Over three months since my last Austria post? How did that happen?
Our day started looking for the bus station. We found the place where were supposed to buy tickets, waited in line for a very long time, and then were told to buy tickets on the bus. We wandered around looking for the correct bus stop in Mirabell Platz. I asked a tour operator, and we finally crossed the road and found the correct spot. I bought tickets from the bus driver. This was our nicest European bus experience. We took the back row to ourselves and spread out our luggage. The trip was pretty, through a series of lake towns. We made about 500 stops unfortunately. The bus dropped us off right in front of the train station at Bad Ischl. We waited a few minutes before boarding the slightly early train. It was a very pleasant train, passing through a number of very pretty lake towns, some with paragliders. After a while, I checked our progress on the map. Oops.
A couple of questions (in German) to the German woman across the row confirmed that we had gone the wrong direction from Bad Ischl. We got off at the next stop, and only had to wait about 10 minutes for the next train. Thankfully the conductor never made it to us before we got off, but our friend across the row offered to explain our predicament if he asked.
Going the right direction now, the scenery was just as nice. Once we reached Hallstatt, it was a short walk down to the water. Hallstatt is squeezed between a lake, the Hallstatter See, and a mountain. There isn’t enough room for a train station, so the train station is on the other side of the lake.
A few minutes later and the tiny ferryboat arrived. We arrived in the village and walked through it to our hotel. We stayed at the Bräugasthof . This former brewery was built in 1472, with an older section of the building built in the 1380s. This place had serious character- every step made the whole building creak. Our room, the nicest room of our vacation, was just gorgeous- hardwood floors with throw rugs and old antique furniture (the wardrobe was dated 1833). Outside was a deck overlooking the lake, complete with colorful flower boxes, a little table, and two chairs. Of course, the room had modern plumbing and electricity. One of the things I noticed the most was the sheer size of the wood planks and beams that were used to put this thing together. You can’t buy wood that big anymore.
We cleaned up, and then set out to explore the town. The guidebook said it would take 10 minutes, but it might have been 12 or 15. We got ice cream and pastries for lunch, then spotted a young American woman carrying an identical set of pages ripped out from the Rick Steve’s guidebook. She came over to say hello and introduce herself. Her name was Christine, she lives in Washington, and was on an extended solo tour of Europe.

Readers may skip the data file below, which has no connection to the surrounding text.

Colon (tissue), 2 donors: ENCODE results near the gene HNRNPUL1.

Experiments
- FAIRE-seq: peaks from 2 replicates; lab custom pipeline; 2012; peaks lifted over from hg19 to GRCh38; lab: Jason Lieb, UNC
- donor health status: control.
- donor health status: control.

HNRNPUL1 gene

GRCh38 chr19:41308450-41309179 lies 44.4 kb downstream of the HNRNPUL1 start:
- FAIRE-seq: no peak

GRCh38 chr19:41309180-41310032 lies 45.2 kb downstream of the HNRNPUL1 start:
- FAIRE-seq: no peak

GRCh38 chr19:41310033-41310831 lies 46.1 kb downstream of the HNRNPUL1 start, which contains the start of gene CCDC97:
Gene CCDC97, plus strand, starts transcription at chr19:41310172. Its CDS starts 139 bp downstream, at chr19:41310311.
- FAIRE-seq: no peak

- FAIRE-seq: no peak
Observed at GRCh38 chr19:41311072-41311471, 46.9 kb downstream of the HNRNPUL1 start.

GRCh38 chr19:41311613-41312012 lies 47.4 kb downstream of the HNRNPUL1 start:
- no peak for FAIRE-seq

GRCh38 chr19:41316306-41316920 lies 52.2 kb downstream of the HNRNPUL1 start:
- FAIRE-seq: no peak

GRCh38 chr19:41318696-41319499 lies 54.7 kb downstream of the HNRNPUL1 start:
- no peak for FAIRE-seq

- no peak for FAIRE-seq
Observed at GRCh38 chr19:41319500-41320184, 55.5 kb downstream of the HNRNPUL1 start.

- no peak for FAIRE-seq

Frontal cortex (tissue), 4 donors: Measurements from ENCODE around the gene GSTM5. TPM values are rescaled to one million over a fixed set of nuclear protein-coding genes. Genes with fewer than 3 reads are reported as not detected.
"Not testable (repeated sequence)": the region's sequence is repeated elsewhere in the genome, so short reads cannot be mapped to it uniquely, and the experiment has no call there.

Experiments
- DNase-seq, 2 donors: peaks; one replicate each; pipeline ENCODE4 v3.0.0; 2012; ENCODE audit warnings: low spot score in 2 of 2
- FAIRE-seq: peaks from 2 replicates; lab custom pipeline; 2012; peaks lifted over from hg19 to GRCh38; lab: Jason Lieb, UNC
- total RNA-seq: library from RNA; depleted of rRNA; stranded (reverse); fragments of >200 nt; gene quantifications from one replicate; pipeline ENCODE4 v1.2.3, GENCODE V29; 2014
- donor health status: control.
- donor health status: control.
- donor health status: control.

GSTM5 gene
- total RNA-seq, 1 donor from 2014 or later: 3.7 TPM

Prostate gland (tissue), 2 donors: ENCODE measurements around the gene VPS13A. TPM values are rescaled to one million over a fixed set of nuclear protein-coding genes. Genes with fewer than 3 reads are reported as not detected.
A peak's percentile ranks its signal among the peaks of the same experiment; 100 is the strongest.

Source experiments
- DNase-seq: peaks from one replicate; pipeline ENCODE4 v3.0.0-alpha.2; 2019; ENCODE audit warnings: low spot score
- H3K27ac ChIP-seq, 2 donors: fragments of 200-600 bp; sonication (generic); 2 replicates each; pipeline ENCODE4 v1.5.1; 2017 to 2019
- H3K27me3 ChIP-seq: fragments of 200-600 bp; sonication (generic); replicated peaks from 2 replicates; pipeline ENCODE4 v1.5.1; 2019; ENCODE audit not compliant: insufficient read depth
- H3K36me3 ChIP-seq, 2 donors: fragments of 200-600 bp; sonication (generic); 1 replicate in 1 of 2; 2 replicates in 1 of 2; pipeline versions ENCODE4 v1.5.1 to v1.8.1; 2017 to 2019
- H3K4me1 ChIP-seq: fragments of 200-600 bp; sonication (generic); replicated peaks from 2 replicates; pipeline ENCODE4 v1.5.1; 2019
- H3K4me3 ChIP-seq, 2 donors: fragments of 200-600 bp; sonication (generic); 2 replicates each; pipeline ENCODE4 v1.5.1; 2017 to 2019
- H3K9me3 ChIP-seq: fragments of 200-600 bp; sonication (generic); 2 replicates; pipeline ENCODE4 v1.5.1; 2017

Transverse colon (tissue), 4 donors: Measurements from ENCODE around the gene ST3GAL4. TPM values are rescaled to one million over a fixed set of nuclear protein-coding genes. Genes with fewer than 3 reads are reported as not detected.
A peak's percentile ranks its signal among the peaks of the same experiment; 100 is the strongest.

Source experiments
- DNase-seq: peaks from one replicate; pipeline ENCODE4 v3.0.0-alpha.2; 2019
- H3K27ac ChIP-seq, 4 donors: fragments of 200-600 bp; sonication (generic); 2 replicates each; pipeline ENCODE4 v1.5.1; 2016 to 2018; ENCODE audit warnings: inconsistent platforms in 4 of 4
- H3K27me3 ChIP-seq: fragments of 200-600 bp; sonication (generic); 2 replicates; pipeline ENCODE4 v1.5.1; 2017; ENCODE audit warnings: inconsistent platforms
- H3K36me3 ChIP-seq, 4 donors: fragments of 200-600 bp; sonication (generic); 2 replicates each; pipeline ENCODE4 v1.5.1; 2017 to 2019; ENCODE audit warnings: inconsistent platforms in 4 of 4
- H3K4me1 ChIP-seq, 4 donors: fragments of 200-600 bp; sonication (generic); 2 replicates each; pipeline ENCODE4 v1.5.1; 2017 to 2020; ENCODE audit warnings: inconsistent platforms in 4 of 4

We checked out the Catholic Church, reached by walking up the street- street here being defined as a covered stairway. The cemetery was reminiscent of St. Peter’s in Salzburg. They don’t have much room in Hallstatt, so after a few years they dig up the bones and display them in the adjacent Beinhaus. This was also pretty cool- cool being defined as a small, confined, and creepy room filled with bones and painted skulls.
Our next stop was a small village history museum. Dorinna liked it, but I thought it was pretty cheesy- highlighting historical events of Hallstatt such as a landslide, and a fire that destroyed 30 homes. The landslide was simulated by being on a little wooden bridge that shook back and forth as the movie played, showing fake trees tumbling over. And the fire was demonstrated with a wall of red lights that flickered over a picture of the city while a sound best described as “eggs frying” played on the loudspeaker.
Finally it was over, and we got to sit on the hotel balcony, listen to iPods, and relax. As we got ready to go to dinner I spotted Christine walking by. I yelled to her from the balcony and invited her to join us for dinner. We all started with a wonderful cheese soup, served from a communal crock. I got a fairly lame smoked trout salad. At least the fish came from the lake a few feet away. I ended up eating some of Christine’s breaded trout, which was better. I also drank some fairly mediocre local beer. The dinner ended on a good note though, with our first taste of Sachertorte. We talked late into the night. Christine really liked Prague- definitely on our list.
Special thanks to Christine for providing the photos for this post!